Gold exchange-traded products are exchange-traded funds (ETFs), closed-end funds (CEFs) and exchange-traded notes (ETNs) that aim to track the price of gold. Gold exchange-traded products are traded on the major stock exchanges including Zurich, Mumbai, London, Paris and New York. As of 25 June 2010, physically backed funds held 2,062.6 tonnes of vaulted gold in total for private and institutional investors. Each gold ETF, ETN, and CEF has a different structure outlined in its prospectus. Some such instruments do not necessarily hold physical gold. For example, gold ETNs generally track the price of gold using derivatives.
Gold exchange-traded product Wikipedia
The first gold exchange-traded product was Central Fund of Canada, a closed-end fund founded in 1961. It later amended its articles of incorporation in 1983 to provide investors with an exchange-tradable product for ownership of gold and silver bullion. It has been listed on the Toronto Stock Exchange since 1966 and the AMEX since 1986.
The idea of a gold exchange-traded fund was first conceptualized by Benchmark Asset Management Company Private Ltd in India when they filed a proposal with the SEBI in May 2002. However it did not receive regulatory approval at first and was only launched later in March 2007. The first gold ETF actually launched was Gold Bullion Securities, which listed 28 March 2003 on the Australian Securities Exchange. Graham Tuckwell, the founder and major shareholder of ETF Securities, was behind the launch of this fund and enlisted N.M. Rothschild & Sons (Australia) Ltd, Citibank and Deutsche Bank as market makers on the ASX.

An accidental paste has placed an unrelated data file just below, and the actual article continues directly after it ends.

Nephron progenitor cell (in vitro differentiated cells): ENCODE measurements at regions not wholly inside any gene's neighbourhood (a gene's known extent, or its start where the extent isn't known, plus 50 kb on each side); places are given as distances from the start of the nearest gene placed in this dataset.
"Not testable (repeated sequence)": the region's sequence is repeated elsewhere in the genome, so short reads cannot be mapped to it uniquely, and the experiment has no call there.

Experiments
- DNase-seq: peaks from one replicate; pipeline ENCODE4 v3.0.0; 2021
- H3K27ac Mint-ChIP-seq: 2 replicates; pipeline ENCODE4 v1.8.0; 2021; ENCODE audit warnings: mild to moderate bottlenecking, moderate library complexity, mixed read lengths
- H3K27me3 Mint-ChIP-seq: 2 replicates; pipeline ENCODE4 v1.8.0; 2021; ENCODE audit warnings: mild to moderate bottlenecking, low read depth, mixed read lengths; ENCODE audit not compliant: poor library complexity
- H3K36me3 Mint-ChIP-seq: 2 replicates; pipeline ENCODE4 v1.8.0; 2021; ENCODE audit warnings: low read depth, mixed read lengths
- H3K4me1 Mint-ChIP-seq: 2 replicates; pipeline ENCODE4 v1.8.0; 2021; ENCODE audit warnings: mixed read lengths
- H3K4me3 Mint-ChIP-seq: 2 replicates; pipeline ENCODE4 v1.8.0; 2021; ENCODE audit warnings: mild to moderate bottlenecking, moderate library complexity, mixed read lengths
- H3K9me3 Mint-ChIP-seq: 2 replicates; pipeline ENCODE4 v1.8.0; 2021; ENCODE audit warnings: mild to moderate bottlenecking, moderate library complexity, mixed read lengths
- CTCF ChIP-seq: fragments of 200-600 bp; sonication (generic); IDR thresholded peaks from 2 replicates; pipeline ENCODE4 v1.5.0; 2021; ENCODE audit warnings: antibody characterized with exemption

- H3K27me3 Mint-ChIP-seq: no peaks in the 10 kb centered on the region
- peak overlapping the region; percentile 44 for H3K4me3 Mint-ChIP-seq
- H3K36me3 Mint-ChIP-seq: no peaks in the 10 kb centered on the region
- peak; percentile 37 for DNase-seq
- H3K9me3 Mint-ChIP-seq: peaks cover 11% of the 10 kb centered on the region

Typically a commission of 0.4% is charged for trading in gold ETFs and an annual storage fee is charged. U.S. based transactions are a notable exception, where most brokers charge only a small fraction of this commission rate. The annual expenses of the fund such as storage, insurance, and management fees are charged by selling a small amount of gold represented by each share, so the amount of gold in each share will gradually decline over time. All gold ETFs in the United States have an annual expense ratio between .25% and .4%. In some countries, gold ETFs represent a way to avoid the sales tax or the VAT which would apply to physical gold coins and bars.
In the United States, sales of a gold ETF are treated as sales of the underlying commodity and thus are taxed at the 28% capital gains rate for collectibles, rather than the rates applied to equity securities.